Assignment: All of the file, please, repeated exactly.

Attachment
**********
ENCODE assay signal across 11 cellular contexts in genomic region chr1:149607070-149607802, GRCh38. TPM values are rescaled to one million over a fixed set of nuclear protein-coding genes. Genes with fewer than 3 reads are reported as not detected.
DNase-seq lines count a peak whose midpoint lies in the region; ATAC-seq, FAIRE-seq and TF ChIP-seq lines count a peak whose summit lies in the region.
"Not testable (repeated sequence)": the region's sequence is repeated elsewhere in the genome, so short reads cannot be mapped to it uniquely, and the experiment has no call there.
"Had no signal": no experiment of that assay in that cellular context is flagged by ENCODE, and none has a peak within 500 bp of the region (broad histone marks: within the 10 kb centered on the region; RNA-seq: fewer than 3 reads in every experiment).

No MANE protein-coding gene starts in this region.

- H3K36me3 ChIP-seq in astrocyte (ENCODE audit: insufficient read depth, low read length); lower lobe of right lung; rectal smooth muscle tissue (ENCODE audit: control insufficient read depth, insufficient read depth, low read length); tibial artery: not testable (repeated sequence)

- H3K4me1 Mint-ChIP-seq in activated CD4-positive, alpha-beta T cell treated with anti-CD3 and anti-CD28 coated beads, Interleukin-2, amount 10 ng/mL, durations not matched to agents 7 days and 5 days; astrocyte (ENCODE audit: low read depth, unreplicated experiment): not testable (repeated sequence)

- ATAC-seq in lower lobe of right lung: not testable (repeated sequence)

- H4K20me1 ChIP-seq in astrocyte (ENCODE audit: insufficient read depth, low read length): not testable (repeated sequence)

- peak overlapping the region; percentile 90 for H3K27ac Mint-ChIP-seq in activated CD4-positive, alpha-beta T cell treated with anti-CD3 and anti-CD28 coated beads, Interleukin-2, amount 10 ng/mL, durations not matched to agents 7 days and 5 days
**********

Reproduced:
ENCODE assay signal across 11 cellular contexts in genomic region chr1:149607070-149607802, GRCh38. TPM values are rescaled to one million over a fixed set of nuclear protein-coding genes. Genes with fewer than 3 reads are reported as not detected.
DNase-seq lines count a peak whose midpoint lies in the region; ATAC-seq, FAIRE-seq and TF ChIP-seq lines count a peak whose summit lies in the region.
"Not testable (repeated sequence)": the region's sequence is repeated elsewhere in the genome, so short reads cannot be mapped to it uniquely, and the experiment has no call there.
"Had no signal": no experiment of that assay in that cellular context is flagged by ENCODE, and none has a peak within 500 bp of the region (broad histone marks: within the 10 kb centered on the region; RNA-seq: fewer than 3 reads in every experiment).

No MANE protein-coding gene starts in this region.

- H3K36me3 ChIP-seq in astrocyte (ENCODE audit: insufficient read depth, low read length); lower lobe of right lung; rectal smooth muscle tissue (ENCODE audit: control insufficient read depth, insufficient read depth, low read length); tibial artery: not testable (repeated sequence)

- H3K4me1 Mint-ChIP-seq in activated CD4-positive, alpha-beta T cell treated with anti-CD3 and anti-CD28 coated beads, Interleukin-2, amount 10 ng/mL, durations not matched to agents 7 days and 5 days; astrocyte (ENCODE audit: low read depth, unreplicated experiment): not testable (repeated sequence)

- ATAC-seq in lower lobe of right lung: not testable (repeated sequence)

- H4K20me1 ChIP-seq in astrocyte (ENCODE audit: insufficient read depth, low read length): not testable (repeated sequence)

- peak overlapping the region; percentile 90 for H3K27ac Mint-ChIP-seq in activated CD4-positive, alpha-beta T cell treated with anti-CD3 and anti-CD28 coated beads, Interleukin-2, amount 10 ng/mL, durations not matched to agents 7 days and 5 days